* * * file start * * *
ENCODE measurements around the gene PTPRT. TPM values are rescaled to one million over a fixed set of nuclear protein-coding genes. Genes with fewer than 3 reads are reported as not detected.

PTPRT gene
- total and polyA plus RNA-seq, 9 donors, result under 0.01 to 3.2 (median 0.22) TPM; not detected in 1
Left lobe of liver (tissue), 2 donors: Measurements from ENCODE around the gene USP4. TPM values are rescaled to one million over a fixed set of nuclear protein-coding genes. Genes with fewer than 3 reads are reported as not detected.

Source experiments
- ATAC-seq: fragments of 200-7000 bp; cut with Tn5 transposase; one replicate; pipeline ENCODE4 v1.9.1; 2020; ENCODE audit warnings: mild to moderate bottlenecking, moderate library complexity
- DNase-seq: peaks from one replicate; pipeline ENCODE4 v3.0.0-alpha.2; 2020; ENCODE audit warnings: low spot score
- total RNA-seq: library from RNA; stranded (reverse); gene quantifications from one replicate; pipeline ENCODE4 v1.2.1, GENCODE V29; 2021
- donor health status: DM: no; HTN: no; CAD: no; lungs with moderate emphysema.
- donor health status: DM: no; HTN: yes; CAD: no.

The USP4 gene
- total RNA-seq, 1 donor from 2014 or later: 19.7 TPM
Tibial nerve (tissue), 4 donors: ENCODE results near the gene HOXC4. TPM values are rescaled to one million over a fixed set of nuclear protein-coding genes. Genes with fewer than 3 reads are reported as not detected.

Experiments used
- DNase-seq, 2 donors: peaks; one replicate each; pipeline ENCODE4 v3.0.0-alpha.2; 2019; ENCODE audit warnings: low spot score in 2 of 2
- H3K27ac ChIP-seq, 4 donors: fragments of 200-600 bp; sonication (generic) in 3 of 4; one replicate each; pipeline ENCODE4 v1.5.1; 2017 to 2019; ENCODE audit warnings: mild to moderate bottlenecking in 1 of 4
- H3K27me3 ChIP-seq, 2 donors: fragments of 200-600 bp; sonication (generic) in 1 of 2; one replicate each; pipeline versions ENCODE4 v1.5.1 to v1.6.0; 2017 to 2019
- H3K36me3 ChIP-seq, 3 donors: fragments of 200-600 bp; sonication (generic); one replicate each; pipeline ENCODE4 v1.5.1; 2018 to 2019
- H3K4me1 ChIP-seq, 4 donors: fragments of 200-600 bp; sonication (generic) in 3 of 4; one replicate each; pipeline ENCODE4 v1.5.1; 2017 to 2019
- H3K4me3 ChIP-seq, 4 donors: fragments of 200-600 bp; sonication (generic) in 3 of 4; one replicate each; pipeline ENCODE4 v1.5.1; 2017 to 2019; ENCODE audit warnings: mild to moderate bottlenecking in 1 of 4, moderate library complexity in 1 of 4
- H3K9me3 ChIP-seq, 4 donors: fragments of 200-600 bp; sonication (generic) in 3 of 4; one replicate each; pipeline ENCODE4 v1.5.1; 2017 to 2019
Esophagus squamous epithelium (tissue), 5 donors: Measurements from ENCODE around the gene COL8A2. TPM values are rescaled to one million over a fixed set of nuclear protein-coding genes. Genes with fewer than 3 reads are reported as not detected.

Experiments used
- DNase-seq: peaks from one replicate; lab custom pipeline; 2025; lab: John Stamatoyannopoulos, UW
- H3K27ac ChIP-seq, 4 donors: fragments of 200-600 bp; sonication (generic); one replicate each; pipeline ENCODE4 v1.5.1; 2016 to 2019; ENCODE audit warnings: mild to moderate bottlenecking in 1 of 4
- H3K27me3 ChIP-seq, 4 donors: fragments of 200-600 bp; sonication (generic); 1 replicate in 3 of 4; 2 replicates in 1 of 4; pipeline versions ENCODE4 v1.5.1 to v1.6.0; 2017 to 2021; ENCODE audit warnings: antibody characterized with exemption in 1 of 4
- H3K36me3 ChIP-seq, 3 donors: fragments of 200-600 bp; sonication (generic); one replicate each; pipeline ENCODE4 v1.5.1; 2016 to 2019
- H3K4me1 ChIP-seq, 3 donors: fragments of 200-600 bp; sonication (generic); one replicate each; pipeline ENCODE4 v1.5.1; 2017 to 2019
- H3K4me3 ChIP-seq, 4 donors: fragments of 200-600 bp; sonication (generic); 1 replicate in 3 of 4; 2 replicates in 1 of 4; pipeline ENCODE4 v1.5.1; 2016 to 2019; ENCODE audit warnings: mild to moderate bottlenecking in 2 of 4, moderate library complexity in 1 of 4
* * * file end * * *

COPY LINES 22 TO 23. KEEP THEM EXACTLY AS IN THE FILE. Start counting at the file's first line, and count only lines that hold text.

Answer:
Esophagus squamous epithelium (tissue), 5 donors: Measurements from ENCODE around the gene COL8A2. TPM values are rescaled to one million over a fixed set of nuclear protein-coding genes. Genes with fewer than 3 reads are reported as not detected.

Experiments used